46 years after marriage, Mrs. Olabisi’s bride price was paid by her husband, Pastor Olusola Ojo.
When Mrs. Olabisi met her husband, he was poor while she came from a comfortable family, so, her family was against their relationship.
“I knew I could take care of him. I concluded so because my parents were financially buoyant – my mother was a produce buyer while my father was a commercial farmer. But to my people, he was poor beyond redemption, they called him ‘one-man-one-jacket.’…..” she told Tribune.
Moreover, her uncle, who was the bread-winner of the family, wanted her to marry his colleague, a senior railway driver at the Nigeria \Railway Corporation, but Mrs. Olusola’s heart was made up about her husband.
For refusing to do his bidding, Mrs. Olabisi was often treated harshly.
“On many occasions, her uncle will beat her into coma so that she could denounce me. Because of Bisi’s determination to marry me, she would not change her mind even when her uncle took her to Kafanchan in the northern part of Nigeria, with the belief that distance will remove my love from her heart. One day, after serial persecutions, Bisi returned to me and assured me that even if I had married five wives, she is ready to become the sixth,” Pastor Olusola Ojo said.
After much pacification, Mrs. Olabisi was allowed to marry her husband but her family decided not to accept her bride price, however, the couple went ahead with their marriage.
“When all persuasions to make my in-laws accept their daughter’s bride price from me failed, the General Superintendent of the Christ Apostolic Church, Nigeria, advised us to go by statutory marriage through which we were certified as husband and wife in 1972,” Pastor Olusola Ojo explained.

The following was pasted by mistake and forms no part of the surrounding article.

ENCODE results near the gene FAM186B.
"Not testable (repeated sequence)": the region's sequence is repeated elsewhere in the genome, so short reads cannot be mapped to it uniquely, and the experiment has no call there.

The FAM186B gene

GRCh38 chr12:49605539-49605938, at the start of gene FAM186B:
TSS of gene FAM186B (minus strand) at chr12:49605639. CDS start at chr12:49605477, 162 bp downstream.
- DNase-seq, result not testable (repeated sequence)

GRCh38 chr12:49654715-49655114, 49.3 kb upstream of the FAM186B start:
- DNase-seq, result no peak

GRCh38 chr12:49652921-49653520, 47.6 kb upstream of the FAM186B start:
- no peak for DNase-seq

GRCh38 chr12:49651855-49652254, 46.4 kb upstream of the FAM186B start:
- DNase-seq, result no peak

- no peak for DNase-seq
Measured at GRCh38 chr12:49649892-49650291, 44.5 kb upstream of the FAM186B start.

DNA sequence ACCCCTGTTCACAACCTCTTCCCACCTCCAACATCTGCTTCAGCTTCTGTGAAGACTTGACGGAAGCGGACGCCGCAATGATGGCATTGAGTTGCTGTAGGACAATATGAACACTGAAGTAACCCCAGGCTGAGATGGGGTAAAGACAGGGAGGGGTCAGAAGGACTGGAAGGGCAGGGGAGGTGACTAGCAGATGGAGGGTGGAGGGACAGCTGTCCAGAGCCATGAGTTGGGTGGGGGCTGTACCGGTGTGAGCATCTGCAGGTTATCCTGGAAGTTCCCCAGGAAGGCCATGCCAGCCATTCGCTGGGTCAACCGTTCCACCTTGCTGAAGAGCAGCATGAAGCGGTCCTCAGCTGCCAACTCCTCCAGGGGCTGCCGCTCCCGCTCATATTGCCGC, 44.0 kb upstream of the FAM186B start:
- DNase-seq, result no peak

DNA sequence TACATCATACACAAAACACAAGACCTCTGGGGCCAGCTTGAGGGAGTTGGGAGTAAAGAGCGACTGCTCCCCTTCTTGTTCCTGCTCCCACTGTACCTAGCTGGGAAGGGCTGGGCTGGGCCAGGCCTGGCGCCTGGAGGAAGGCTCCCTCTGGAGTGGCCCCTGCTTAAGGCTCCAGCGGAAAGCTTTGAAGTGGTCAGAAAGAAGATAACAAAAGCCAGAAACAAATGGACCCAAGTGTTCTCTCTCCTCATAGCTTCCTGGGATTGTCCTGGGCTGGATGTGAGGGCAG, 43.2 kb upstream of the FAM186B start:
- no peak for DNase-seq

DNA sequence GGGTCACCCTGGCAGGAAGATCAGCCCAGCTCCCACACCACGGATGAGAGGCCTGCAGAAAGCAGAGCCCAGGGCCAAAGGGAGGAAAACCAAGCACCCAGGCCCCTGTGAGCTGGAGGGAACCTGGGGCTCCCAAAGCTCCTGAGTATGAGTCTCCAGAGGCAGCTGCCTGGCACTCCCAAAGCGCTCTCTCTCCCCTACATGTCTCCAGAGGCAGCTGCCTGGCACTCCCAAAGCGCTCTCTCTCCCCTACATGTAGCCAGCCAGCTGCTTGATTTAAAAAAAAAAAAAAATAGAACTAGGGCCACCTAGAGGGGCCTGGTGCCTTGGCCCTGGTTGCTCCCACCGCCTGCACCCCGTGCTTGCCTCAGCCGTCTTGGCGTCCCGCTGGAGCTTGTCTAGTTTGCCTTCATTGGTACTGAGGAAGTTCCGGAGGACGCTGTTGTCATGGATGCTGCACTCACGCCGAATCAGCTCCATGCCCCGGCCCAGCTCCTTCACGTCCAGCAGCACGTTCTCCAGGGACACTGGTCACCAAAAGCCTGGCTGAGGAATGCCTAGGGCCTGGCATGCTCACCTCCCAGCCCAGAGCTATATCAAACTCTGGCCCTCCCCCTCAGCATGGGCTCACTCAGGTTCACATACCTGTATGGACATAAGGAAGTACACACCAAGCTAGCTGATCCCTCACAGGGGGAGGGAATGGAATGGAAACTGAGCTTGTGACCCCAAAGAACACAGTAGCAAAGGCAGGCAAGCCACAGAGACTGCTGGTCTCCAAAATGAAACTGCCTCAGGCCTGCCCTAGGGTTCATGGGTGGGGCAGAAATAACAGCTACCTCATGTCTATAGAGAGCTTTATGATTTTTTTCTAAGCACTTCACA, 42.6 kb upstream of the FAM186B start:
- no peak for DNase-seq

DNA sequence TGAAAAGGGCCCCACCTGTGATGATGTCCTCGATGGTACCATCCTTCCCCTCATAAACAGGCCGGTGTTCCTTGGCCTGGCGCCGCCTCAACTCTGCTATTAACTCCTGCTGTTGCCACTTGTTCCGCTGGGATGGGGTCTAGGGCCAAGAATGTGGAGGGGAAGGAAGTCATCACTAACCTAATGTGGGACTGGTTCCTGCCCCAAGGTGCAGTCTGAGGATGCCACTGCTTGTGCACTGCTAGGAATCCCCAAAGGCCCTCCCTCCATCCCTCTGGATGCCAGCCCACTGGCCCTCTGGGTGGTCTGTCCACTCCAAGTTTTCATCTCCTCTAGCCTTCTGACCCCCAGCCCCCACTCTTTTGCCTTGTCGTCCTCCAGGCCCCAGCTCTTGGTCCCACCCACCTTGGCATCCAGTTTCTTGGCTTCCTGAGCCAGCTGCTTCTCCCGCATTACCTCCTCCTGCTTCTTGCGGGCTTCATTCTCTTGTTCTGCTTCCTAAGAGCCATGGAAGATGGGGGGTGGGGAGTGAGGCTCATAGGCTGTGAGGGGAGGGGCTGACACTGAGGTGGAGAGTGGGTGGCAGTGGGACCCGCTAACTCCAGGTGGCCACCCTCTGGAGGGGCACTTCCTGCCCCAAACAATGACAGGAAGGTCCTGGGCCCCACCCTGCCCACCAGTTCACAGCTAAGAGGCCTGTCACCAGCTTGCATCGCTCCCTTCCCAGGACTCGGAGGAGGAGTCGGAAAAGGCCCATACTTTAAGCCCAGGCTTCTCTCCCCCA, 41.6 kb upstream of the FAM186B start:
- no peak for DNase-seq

Few years into their marriage, Mrs. Olabisi’s father fell sick and he was taken to her home where he was nursed back to good health. That marked the beginning of a good relationship between Olabisi’s family and her husband.
“In fact, the relationship with all my in-laws had been so cordial such that nobody was asking for bride price anymore but because of my belief as a Christian, bride price is a must in God’s view; so I must pay it, at least if it is just to show how much I value my dear wife – Olabisi,” Pastor Olusola Ojo said.
On the 12th of September, this year, 70-year-old Mrs. Olabisi had her bride price paid by her 84-year-old husband.
Reminiscing on their marital life, Mrs. Olabisi said she never had any cause to regret marrying her husband.
“Most especially, I am grateful to God that I am also among those women who were married traditionally; appreciating me before my people by paying my dowry. I am indeed happy that it happened to me.”
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